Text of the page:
WOMAD presents an incredible menu of music and food from every corner of the world. There is a dizzying array of Cambodian rock and roll bands, Malian blues bands and Palestinian electro hip-hop bands. And within all of this stories of campaigning and struggle. The festival has been the perfect place for Indian human rights charity Action Village India to run their fundraising Madras Café, where they share the stories of their projects and serve mouth-watering dhosas, bhajiis and thalis for people who would sneer at the thought of a chicken vindaloo.
The queues went out the door for the famous food, but one thing the eaters were not expecting this year was a poet standing on a rickety plastic chair bellowing out human rights poetry through a microphone. They were there for bhajiis, not poetry, but because of the crowd that WOMAD draws, the Lacuna team and I were able to engage these diners in key discussions about human rights in India whilst they sipped masala tea and ordered more sweet meats.
Over two days I worked with the Madras Café customers to create two poetry mosaic boards, using traditional Rajasthani designs from Mughal tiles. We filled each coloured piece of card with a fragment of poetry that explored their understanding of human rights. I needed their words to build both the poem and the mosaic and depending on how keen they were to speak with me I used different writing prompts on different sized pieces of card. The trick of engaging people in poetry, who have not come to a venue with poetry in mind and perhaps have not written a poem since school, is to make the prompt as accessible as possible.
The first day of mosaic building used a flower design and focused on workers’ rights in India, with children writing some fantastic Indian farmyard kennings. Adults responded to a range of prompts such as ‘I sew to’ and ‘I grow when…’ causing people to think both practically and creatively about what helps and hinders people grow and develop. The next day focused on the theme of protest, and for this I created a lotus flower and a peacock mosaic. I used prompts such as ‘I march for…’ and ‘I stand for’ asking contributors to think about what motivates them to take a stand whilst letting them know about the campaigns that Action Village India are supporting in India.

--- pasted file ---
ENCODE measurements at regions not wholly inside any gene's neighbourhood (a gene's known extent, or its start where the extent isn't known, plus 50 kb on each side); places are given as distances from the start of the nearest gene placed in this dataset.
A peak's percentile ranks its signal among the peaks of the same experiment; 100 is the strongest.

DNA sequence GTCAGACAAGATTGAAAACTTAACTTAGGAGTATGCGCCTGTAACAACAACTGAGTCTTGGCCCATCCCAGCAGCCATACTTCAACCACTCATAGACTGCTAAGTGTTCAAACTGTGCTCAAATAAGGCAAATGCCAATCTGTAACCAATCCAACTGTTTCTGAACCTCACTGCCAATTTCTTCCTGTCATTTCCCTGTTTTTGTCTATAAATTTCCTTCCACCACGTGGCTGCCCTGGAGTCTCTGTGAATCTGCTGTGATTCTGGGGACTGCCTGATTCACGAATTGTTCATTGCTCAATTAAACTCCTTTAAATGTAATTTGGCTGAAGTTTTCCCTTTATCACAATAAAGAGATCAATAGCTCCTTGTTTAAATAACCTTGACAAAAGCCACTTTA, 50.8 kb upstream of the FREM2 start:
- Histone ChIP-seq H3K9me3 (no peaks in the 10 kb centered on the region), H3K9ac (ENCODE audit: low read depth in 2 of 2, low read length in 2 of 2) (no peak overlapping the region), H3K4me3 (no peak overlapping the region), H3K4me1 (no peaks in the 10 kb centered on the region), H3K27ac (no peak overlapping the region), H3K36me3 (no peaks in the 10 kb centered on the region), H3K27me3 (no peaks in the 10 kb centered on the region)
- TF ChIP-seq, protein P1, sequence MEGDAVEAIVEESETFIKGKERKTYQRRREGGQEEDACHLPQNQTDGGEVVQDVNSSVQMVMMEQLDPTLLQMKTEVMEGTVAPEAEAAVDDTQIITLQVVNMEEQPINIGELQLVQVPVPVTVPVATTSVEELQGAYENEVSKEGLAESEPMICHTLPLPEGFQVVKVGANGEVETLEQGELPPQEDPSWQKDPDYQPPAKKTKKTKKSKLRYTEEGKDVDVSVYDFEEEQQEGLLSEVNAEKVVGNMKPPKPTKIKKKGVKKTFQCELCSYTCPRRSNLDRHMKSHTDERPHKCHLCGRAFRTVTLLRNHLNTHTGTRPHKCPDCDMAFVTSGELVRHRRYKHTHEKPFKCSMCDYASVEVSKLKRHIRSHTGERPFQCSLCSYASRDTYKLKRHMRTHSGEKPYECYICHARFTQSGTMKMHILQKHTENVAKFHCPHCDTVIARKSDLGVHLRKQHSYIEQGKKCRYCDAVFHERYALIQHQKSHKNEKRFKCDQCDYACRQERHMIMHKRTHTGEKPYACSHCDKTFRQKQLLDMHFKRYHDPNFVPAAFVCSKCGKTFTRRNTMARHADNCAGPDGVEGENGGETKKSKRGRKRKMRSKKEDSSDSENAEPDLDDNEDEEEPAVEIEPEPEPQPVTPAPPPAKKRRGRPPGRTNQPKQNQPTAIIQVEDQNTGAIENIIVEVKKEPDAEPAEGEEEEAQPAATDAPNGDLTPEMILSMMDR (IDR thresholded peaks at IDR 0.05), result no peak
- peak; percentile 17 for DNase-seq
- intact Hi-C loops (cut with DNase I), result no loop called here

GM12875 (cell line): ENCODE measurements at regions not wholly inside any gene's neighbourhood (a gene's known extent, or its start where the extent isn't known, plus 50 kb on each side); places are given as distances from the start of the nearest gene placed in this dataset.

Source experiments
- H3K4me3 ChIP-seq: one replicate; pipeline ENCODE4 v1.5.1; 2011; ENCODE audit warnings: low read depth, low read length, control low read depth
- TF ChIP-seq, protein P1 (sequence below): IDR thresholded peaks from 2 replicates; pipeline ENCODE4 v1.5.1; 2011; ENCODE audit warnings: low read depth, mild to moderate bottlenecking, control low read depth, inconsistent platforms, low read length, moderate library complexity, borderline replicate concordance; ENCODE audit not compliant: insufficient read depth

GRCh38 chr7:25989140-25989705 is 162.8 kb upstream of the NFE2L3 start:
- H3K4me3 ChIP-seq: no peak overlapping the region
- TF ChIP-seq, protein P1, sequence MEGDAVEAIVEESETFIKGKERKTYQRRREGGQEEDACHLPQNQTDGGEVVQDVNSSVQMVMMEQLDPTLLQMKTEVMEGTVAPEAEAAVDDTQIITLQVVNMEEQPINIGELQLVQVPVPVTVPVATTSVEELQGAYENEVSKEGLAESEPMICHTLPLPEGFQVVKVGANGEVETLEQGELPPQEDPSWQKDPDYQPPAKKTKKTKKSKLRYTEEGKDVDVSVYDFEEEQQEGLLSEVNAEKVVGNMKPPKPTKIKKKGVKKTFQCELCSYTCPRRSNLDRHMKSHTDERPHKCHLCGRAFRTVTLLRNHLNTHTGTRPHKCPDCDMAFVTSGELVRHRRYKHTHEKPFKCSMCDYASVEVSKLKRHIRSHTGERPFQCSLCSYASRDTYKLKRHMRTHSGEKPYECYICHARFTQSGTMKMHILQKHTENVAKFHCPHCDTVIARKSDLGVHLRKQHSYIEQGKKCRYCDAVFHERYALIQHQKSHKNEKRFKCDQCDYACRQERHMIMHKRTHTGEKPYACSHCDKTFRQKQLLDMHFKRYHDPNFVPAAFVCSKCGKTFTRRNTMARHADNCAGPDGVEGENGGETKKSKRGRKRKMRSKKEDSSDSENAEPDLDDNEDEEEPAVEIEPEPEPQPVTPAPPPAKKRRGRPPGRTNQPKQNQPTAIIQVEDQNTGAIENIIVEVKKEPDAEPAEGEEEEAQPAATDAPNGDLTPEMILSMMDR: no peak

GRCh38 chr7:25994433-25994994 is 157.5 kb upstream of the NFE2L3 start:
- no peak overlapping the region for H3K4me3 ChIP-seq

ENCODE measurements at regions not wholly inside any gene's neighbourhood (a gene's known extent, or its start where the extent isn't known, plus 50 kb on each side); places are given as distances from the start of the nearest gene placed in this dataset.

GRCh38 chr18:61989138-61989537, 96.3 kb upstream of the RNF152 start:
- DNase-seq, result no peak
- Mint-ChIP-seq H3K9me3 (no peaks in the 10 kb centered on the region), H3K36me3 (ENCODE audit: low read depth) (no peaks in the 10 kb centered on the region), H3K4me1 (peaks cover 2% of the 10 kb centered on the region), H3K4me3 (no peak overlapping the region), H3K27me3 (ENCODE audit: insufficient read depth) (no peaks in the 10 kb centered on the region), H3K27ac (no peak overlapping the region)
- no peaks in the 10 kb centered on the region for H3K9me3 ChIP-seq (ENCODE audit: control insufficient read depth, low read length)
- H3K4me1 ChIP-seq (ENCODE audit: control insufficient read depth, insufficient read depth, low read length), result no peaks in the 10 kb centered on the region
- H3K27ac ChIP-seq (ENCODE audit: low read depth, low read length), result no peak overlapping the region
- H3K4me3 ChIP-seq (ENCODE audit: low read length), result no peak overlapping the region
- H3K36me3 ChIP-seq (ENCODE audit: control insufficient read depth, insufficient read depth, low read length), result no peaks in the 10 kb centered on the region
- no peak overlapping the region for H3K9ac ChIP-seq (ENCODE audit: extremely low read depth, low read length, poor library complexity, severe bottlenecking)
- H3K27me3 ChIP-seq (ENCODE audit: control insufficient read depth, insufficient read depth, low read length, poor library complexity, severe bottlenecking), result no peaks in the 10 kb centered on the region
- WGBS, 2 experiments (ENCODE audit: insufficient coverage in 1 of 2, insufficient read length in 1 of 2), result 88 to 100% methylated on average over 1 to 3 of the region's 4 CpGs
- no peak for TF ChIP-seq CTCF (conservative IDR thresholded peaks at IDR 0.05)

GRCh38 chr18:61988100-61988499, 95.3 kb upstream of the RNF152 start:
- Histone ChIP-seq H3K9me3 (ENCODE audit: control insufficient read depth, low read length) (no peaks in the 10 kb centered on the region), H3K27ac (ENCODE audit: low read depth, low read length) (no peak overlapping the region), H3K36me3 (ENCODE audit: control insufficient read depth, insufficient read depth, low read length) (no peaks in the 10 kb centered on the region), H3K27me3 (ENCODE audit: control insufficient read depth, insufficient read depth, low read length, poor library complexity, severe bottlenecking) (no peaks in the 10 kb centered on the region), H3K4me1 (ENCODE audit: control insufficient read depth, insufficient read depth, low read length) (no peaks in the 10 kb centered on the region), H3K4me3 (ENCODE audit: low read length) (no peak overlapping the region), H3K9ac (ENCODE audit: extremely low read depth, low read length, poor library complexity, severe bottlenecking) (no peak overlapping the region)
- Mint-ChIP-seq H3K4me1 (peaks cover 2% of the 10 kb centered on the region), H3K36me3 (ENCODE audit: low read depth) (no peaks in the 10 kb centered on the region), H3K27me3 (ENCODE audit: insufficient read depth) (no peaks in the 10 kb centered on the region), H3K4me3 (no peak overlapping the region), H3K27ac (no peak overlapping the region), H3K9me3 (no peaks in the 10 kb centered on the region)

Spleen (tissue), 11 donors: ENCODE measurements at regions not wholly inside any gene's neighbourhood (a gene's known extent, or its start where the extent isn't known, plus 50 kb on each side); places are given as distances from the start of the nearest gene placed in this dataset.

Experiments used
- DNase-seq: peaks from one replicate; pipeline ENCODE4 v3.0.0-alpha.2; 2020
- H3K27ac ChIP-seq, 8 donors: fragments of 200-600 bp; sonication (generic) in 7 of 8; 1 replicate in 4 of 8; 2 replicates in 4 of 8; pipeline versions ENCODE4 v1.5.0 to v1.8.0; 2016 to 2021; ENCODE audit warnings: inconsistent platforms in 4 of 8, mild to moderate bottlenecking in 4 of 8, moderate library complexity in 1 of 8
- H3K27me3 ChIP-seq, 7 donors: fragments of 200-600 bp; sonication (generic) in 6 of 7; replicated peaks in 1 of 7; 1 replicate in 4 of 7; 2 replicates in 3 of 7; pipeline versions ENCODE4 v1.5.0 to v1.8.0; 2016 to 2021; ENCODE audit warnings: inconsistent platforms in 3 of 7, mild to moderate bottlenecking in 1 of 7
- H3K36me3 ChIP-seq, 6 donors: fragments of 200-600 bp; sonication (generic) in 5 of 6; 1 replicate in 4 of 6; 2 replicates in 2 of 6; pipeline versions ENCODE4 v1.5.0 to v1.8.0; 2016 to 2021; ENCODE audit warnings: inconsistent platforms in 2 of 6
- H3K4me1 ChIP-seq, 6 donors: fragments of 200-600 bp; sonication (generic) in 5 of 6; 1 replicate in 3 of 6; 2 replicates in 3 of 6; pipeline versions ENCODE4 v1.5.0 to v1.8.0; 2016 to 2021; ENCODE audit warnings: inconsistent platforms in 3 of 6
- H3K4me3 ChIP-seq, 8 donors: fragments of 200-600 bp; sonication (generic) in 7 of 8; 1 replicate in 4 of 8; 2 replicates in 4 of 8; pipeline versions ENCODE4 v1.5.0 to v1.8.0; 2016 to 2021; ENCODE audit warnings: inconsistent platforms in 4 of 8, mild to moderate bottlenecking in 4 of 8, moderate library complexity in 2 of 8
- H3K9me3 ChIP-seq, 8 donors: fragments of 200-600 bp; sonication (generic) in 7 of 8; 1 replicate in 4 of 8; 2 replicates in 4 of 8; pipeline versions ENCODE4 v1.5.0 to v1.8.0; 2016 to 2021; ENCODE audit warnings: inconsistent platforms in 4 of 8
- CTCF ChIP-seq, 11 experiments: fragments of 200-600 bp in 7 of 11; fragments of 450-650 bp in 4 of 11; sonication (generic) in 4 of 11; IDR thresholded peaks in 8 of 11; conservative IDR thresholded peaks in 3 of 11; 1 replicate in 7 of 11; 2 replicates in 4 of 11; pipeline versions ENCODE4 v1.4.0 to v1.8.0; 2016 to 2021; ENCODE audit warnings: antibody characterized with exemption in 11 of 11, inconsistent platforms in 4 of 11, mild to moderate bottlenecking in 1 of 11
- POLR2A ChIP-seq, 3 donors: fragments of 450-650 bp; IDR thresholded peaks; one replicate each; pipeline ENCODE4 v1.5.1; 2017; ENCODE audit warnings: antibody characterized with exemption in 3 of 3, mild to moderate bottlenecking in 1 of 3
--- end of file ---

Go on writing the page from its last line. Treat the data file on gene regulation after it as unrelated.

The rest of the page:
I also created some hastily and simply written pieces which were a half-way house between poem and case study, looking at the story of how AVI supported a fishing community to campaign for their right to fish their waters titled ‘Sea vigil’ and how micro-finance loans helped widows become self-sufficient and gain their independence titled ‘The story of K Rani’.
The mosaics drew in bystanders, intrigued by the small messages in each tile of the mosaic. I was amazed that people came back with new ideas to add to the poem later that day or brought their friends and family to the tent to see their contribution. Around 60 people contributed poems to the human rights poetry mosaics, mostly whilst queuing for food. They would read what had already been written and with prompts and support from myself, add a new angle to the different fragments of the poem. Often I would ask our contributors to think of more vivid and emotive language, moving their statement about human rights into a more creative and poetic comment. We had to be careful not to veer too much in this direction though as the last thing myself and the Warwick University Lacuna team wanted was a group poem which depicted only suffering, pity and victimisation. The work of Action Village India would not fit with this: they support local campaigners and human rights defenders at the community level to protect their rights to land, education and gender equality.
It is always inspiring when someone who initially denies all ability to write creatively, creates a small poem and can see their work supporting the bigger picture the mosaic was building. People might have come to the Madras Café for bhajiis, but quite a few left with poems and a renewed appetite for campaigning.
Read the poems here